Making a digital farm a working reality
By Roger Hislop, board member at the IOT Industry Council (IOTIC) of South Africa
Agriculture is a high-pressure industry. It has faced drought and floods, late rain, and early rain. Climate change is an ongoing threat – along with enormous economic and social upheaval. Agri has had to focus on innovation to achieve sustainable growth and provide for returns on investment in an increasingly capital-intensive business.
The bucolic vision of farming of yesteryear masks a high-pressure environment that requires high technology. This is the right time for farmers to adopt new approaches and to examine how IoT and AgriTech can support their needs more effectively.
Several trends have a significant impact on the agricultural sector. Energy costs keep rising, self-generation of electricity is exploding, climate change is very real, and everyone wants to reap the benefits of automation and intelligence.
South Africa is already more expensive than every European country for electricity. 92% of self-generated electricity is produced from renewables globally, of which 61% is solar (says the Economist Intelligence Unit). And according to our Department of Energy, we will see installed PV solar grow from 1.48GW to 3.6GW by 2026. This could reach 11GW by 2030 – a third of Eskom’s current 35GW of coal-fired capacity.
Today, more farmers have tertiary agricultural qualifications than in the past, and more farms are being structured and resourced as businesses. Business structures must be institutional investor-friendly, with centralised ownership and management across multiple farms.
Hard numbers are not easy to come by, but examined as VAT-paying registered business, while micro-farms (<R1m turnover) are dwindling, small and medium farms (<R6m and <R10m) are holding steady, and large farms (>R10m) are growing in number, from 3 814 in 2009 to 5 135 by 2017. At the same time, the number of dairy farmers (for example) is falling, from 3500 in 2009 to just over a thousand today. Fewer farmers, more farming.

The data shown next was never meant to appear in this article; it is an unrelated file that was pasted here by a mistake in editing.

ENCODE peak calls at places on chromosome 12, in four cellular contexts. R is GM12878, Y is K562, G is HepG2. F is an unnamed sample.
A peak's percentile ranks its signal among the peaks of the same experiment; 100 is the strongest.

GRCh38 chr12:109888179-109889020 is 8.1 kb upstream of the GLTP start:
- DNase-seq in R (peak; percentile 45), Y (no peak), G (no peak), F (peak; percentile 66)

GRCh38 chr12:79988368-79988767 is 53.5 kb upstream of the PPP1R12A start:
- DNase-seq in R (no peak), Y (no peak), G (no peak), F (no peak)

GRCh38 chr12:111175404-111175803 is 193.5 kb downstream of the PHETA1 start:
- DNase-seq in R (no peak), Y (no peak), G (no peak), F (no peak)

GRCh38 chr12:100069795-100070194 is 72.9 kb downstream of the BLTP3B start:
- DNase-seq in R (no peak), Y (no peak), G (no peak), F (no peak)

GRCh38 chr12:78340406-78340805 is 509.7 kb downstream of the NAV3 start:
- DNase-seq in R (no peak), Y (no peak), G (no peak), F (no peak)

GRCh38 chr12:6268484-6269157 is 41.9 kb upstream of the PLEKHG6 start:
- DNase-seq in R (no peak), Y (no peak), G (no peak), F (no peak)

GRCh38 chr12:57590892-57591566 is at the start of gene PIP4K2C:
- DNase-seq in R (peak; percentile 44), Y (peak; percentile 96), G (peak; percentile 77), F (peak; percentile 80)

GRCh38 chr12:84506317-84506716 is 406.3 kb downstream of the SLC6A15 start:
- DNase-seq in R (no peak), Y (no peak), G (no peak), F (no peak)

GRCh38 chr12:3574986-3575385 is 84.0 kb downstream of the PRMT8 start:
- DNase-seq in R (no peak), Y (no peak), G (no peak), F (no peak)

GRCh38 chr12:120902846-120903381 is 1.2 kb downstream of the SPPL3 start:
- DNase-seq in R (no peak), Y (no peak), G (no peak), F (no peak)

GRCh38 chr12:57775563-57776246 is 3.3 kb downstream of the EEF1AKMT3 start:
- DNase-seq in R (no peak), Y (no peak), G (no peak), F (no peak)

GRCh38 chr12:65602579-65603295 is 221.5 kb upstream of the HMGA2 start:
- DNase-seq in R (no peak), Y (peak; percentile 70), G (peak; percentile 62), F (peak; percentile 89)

Bad news for farming communities, good news for the economy: large farms in 2017 accounted for 67% of all Agri revenues in South Africa, and 51% of all employment.
Agriculture as an industry is looking at inventive ways of building shareholder value while developing new markets, all to capture the attention of the right investors to fund all this modernisation. Most professsionalised farming concerns are realising the inherent value of technology to improve efficiencies and operational management – and increasingly records and data management and are looking for solutions that can help them achieve measurable results with intelligent tools.
The Internet of Things (IoT) is increasingly invaluable to this sector, largely because systems have come down so rapidly in cost and complexity. Today, IoT technology is easy to implement, flexible, and very affordable. Farmers can use the technology to monitor temperature, humidity, and soil moisture to vastly improve land and stock outputs and potential.